After EGX in Birmingham I left for London to spend a few days in the city. Landed Monday evening and left Thursday Morning, leaving me only two days to enjoy myself. I spent both days in Covent Garden aka Theatre Land, a place of music, cafés, theatres and opera. I struggled the first day to find the theatre I was going to because I just couldn’t find it among so many of them.
During my stay I saw two plays, The Woman in Black and The Play that Goes Wrong. A friend recommended the first one to me some time ago, and the other I saw the poster while walking around and had to see it. Today I’ll speak of the first one.
The Play that Goes Wrong is a 1920 murder mystery put on by the Cornley Polytechnic Drama Society, The Murder at Haversham Manor, one that goes through a series of ‘minor’ glitches, such as the stage falling apart, the main female lead getting knocked out repeatedly and people missing or repeating their queues. You know, minor stuff.
This play was an absolute blast to see. From start to finish I was laughing and couldn’t stop laughing. I ran out of breath many times and still laughed until my sides hurt. It is that funny. Part of the charm and the fun comes from the how the actors embrace the silliness but at the same time make it look as though they are putting on a serious performance. The Cornley Society takes itself seriously and this year’s murder mystery is their greatest hit, mainly because they can finally have an appropriate cast, unlike past successes such as Snow White and the 7 Burly Men and Cat.
The Play that Goes Wrong starts way before the curtain even rises, with members of the cast mingling with the audience. The ‘director’ came up to our seats and shook everyone’s hands, introducing himself and the play. The technical staff urged us to help them look for a missing dog, a Duran Duran collection and even help out with putting the stage together. It’s a night at the theatre and we all had a role to play. Before the curtains rose at the start of the play and then the second half, the Director took his spot at the front and spoke to us about the successes and mishaps of the Cornley Polytechnic Drama Society, mentioning such plays as those I mentioned before. It set the tone before the first scene even started.
What followed was a murder mystery unlike any I have seen in my life, where the Butler forgets his lines, writes them down on his hand and then mispronounces all of them, such as “He was poisoned with Chianeed,” only for another actor to give him a strange look and read his next line “Yes, Cyanide, definitely.” The corpse yelps when they step on his hand and when the stretcher tears and the other actors leave the room still pretending to have the body, he crawls away like a worm, raising his bottom and then pushing himself forward.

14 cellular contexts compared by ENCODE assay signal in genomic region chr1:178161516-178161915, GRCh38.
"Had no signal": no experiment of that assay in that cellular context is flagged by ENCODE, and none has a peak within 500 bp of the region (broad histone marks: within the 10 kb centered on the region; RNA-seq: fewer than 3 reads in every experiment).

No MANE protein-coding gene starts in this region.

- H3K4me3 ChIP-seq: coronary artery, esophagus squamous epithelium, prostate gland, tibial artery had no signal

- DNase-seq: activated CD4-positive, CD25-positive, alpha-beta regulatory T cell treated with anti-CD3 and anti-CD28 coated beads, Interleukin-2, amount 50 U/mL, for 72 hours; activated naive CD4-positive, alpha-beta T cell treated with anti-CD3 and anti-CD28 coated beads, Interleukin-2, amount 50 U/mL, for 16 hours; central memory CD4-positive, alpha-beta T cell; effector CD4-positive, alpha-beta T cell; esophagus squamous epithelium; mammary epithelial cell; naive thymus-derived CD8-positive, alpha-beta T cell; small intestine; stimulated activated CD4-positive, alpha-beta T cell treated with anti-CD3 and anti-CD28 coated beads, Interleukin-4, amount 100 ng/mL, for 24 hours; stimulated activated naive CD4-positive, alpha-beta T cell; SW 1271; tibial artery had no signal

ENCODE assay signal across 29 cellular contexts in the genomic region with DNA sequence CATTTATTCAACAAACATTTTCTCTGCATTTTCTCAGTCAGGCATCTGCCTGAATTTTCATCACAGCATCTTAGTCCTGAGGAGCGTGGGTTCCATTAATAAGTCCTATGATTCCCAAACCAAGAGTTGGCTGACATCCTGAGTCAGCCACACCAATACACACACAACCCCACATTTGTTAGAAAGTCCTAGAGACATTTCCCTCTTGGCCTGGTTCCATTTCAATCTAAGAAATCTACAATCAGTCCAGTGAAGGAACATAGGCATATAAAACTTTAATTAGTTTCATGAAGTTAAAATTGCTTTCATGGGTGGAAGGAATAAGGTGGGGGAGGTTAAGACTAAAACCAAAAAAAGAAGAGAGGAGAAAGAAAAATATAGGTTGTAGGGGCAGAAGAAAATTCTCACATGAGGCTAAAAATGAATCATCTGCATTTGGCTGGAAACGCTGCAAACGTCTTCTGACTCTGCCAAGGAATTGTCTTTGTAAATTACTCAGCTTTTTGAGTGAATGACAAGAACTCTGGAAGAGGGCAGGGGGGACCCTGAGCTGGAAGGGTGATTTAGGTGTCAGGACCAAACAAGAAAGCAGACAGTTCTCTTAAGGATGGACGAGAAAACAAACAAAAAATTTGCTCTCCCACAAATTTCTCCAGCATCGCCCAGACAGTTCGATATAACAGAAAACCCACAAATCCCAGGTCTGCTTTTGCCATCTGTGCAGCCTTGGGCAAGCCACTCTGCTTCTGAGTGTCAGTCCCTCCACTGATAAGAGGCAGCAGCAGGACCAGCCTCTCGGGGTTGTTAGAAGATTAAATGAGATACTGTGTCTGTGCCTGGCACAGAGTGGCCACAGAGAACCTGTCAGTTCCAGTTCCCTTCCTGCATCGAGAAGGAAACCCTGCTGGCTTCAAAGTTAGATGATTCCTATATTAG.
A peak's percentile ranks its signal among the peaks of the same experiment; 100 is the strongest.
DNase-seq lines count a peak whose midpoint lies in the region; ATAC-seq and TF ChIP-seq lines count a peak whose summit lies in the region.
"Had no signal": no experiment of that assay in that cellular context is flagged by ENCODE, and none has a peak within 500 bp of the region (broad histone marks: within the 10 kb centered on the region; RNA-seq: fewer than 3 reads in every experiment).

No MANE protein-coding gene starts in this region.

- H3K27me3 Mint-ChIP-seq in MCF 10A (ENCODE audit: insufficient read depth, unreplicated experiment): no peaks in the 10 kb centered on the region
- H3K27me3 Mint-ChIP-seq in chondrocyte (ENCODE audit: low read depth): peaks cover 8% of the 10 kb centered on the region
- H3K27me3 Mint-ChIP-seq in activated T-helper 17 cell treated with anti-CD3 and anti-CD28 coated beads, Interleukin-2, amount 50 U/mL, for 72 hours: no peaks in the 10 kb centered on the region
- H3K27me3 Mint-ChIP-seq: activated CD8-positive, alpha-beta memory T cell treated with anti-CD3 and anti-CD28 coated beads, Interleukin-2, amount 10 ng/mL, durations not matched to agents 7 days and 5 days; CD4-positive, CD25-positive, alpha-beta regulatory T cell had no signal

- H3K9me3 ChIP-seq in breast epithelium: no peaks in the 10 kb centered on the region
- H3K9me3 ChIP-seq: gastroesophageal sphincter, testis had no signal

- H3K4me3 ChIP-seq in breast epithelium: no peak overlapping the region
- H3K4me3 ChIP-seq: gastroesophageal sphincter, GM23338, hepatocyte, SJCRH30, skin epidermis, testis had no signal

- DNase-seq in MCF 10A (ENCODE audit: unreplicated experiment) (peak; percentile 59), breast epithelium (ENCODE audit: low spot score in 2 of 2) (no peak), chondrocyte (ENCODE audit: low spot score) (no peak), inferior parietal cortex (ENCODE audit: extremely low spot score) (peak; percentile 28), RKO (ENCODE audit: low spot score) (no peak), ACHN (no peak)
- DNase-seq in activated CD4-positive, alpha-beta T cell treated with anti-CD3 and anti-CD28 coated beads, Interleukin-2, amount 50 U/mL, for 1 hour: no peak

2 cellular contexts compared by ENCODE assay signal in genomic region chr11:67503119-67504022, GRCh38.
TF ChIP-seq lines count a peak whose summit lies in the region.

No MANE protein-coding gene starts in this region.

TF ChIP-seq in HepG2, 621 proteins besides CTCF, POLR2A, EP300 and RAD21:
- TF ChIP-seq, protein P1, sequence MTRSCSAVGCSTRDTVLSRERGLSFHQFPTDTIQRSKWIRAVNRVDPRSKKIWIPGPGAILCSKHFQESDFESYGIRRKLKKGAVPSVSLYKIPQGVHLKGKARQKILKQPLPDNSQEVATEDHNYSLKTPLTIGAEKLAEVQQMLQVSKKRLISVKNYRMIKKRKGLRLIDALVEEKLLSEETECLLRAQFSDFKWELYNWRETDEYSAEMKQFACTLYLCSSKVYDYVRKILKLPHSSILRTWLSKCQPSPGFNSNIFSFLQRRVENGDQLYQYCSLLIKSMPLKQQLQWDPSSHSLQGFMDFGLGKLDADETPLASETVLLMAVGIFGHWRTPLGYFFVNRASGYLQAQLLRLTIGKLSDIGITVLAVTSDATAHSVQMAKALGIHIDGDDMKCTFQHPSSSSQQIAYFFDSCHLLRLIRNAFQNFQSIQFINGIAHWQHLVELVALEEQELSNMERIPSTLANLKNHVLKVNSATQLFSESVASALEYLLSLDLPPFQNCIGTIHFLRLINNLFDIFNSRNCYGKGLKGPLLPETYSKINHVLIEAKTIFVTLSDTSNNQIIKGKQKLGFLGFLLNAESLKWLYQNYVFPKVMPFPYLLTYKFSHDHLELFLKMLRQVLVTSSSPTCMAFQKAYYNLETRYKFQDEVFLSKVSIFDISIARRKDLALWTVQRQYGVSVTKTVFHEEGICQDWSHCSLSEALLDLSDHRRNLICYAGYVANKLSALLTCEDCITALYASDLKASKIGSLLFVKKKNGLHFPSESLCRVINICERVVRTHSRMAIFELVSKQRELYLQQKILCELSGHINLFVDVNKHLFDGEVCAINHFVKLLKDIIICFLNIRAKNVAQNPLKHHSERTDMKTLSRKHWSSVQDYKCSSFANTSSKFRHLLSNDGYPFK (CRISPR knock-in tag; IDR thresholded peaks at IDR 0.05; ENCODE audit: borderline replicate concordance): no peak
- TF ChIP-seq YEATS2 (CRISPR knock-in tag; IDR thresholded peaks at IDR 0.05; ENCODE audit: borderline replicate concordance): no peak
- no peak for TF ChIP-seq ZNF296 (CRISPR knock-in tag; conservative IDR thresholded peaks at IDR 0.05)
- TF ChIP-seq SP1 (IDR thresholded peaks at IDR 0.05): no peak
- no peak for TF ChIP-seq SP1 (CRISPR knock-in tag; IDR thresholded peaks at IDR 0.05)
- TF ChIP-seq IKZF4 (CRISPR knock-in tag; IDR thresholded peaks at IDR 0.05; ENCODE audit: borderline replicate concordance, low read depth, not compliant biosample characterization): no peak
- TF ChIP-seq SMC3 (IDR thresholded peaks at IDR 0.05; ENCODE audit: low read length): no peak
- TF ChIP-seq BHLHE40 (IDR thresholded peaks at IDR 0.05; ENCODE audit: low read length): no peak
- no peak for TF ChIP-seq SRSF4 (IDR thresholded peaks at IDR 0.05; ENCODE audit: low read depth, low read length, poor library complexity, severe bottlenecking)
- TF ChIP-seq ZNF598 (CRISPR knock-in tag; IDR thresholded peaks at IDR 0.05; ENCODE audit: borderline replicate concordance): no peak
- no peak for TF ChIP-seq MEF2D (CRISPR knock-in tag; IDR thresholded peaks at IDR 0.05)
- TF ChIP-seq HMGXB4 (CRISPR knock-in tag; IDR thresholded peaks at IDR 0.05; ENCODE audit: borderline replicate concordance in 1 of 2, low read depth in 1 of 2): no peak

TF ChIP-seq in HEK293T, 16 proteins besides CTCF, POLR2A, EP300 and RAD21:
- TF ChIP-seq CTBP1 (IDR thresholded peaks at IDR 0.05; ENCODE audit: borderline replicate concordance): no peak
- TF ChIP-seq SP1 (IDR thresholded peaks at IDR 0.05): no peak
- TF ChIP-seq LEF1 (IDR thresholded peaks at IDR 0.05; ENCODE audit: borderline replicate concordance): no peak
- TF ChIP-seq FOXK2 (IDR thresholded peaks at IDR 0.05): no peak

The insanity and hilarity never ends in The Play That Goes Wrong and the cast is phenomenal. As I’m writing this I’ve had to take breaks, the memories making me laugh so much. It’s an absolute blast of a play, I’ll say it again, and if you are in London you have to go see it. I’m going to go, in December, to see their new one, Peter Pan Goes Wrong, which promises to be even crazier and will feature this same cast as far as I know.
One thing I have to comment is that when I went to see it, the actor playing the character Annie was the understudy April Hughes and I absolutely loved her. I haven’t see Laura Kirman’s (the regular actress for the part) performance, but April’s was outrageously good, the character having her own story arc in the midst of this disaster, starting out with an innocent charm and by the end showing her fiercer (and rather violent) side. It was a delight to see April Hughes pull it off so successfully. But as I’ve said, the cast, all of it—from Chris Leask’s stagehand Trevor to Bryony Corrigan’s Sandra and James Marlowe’s Max—is phenomenal.
After leaving the theatre in tears of laughter, I told my British friends they had to go see it, and now I tell you to do the same. It is an absolute joy of a play and a total blast! And it’s made me a fan of Mischief Theatre, the company behind these hilarious plays!